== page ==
I say four because Irena, too, is caught up in everything that is happening. It is she who finds the bodies and she whose alibi for the night in question is the weakest. Irena is also the person most likely to lie – or kill – for the Merton children. She, not their mother, raised them. And she, not their mother, loves them and knows them better than anyone. The question is, just how far would she go for them?
Lisa, Ted and James find themselves asking the same question. All three of the Mertons did go out that night and asked for alibies from their significant others. Now the three other halves find themselves lying to the police and questioning whether their partners are capable of slaughtering two elderly people.
Another driving factor in the tale is Audrey. Fred had told her prior to that fateful dinner that he will be leaving half his money to her and the other half is to be divided up amongst his progeny, and when she learns that is not actually the case, she’s furious. Audrey becomes determined to prove that the children are responsible for the crime and begins to tell the police some damning family secrets.
There is another party in this pressure cooker as well. Unbeknownst to the others, someone behind the scenes has been a part of all the recent family drama. As the police close in, that figure must determine what they can and will do to survive.
Many thrillers are lauded for their twists and turns, and this book is no exception. Each new piece of information yanks us in a different direction. The fact that we have a plethora of possible killers is another factor that really drives up the suspense in the tale. It could be anyone – they all have motives, and below their average, seemingly normal benign veneers they all have the hard, cold core it would take to see the job done.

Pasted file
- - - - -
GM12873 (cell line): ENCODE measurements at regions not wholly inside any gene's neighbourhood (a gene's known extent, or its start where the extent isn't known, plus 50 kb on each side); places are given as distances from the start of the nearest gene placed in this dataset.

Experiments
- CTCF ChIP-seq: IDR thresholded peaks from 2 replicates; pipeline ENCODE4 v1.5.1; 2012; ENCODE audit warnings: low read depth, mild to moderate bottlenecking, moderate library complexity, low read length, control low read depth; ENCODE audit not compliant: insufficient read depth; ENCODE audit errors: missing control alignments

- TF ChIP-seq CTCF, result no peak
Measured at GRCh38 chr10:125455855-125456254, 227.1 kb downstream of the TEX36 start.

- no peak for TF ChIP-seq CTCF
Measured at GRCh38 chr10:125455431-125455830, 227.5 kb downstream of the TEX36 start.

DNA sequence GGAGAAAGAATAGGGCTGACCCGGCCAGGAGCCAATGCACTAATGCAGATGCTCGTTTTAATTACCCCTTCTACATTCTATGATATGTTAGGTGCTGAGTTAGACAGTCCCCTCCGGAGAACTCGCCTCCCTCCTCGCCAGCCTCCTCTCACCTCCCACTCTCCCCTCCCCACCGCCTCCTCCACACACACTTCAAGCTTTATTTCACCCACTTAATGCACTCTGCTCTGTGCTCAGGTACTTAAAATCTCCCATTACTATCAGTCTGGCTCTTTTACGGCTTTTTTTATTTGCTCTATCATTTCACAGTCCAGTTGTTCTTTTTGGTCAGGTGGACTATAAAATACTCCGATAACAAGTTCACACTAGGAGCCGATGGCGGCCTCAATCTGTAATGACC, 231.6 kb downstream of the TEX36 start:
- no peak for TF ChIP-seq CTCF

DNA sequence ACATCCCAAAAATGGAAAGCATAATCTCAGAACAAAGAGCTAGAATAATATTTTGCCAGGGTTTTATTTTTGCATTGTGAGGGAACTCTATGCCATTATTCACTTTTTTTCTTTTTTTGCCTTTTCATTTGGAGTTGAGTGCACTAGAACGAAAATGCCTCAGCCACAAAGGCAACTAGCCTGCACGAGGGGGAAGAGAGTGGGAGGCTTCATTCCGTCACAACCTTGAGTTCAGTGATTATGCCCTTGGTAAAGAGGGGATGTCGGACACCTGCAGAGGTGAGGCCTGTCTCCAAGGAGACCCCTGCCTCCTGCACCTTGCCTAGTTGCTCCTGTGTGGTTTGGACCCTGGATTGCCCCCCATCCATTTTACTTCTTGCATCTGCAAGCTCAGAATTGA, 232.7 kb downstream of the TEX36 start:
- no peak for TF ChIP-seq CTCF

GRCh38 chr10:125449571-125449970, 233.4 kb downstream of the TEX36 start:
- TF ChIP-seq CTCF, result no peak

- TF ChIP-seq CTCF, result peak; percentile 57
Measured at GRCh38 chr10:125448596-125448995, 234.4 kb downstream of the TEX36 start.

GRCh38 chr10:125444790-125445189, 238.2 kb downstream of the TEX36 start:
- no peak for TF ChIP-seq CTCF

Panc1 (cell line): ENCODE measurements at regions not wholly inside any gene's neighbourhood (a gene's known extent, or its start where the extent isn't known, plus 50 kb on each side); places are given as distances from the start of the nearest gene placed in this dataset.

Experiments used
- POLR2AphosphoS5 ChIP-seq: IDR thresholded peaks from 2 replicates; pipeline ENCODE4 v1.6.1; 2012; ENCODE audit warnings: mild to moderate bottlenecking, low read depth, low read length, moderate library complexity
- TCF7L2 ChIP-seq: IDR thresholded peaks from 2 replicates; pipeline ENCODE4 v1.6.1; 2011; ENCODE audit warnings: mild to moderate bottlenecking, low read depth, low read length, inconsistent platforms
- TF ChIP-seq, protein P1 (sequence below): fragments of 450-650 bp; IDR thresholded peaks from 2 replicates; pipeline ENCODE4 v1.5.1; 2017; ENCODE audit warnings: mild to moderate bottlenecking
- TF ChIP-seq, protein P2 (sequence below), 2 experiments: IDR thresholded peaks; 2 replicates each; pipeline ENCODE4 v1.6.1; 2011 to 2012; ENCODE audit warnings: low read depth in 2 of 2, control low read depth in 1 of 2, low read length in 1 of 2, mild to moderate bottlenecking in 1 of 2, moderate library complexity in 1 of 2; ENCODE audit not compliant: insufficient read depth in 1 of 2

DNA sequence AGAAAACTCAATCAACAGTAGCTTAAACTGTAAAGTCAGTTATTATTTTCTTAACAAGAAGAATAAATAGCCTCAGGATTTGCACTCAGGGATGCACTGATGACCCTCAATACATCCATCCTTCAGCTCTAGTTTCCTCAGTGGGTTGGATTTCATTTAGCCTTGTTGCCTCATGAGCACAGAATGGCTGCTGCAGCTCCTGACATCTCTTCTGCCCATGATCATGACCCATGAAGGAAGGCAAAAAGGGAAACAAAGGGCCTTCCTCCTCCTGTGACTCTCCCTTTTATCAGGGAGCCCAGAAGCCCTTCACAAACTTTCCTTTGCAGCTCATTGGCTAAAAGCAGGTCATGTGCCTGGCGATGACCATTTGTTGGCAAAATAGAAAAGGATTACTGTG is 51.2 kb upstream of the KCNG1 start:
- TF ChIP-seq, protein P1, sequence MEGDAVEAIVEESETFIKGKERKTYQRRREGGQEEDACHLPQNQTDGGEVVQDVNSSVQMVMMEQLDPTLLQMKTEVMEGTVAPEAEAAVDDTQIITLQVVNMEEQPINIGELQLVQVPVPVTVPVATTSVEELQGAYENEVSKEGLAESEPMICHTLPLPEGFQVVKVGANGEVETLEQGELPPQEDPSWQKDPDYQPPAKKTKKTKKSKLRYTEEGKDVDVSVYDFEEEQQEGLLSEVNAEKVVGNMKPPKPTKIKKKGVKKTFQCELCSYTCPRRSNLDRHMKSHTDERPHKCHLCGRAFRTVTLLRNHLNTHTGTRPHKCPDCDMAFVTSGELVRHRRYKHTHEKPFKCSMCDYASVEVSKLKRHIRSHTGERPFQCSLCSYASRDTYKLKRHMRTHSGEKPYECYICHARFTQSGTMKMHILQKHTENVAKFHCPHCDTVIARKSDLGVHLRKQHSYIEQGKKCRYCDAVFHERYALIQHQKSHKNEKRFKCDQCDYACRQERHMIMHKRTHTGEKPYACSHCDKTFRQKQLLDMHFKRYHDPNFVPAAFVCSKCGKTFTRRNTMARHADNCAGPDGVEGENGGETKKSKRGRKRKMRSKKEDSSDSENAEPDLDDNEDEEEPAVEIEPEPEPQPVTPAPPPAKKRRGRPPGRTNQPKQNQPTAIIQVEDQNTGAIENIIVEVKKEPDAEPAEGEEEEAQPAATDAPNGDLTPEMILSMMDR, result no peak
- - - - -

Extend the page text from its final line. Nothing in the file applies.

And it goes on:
That’s what’s exceptional about Lapena’s work – her ability to craft believable villains out of ordinary humans. The Mertons are all personalities that pepper everyday life in the U.S. and yet they are also all folks who prove to have a very dark side indeed. The author just does a fantastic job of showing how ordinary lives can be filled with extraordinarily complex and violent undertones. She weaves fantastically complicated, intricate personas out of our typical suburban characters.
Not a Happy Family is a terrific read for anyone who loves the suburban thriller market or who enjoys character driven whodunits. I highly recommend it to anyone looking for a good mystery.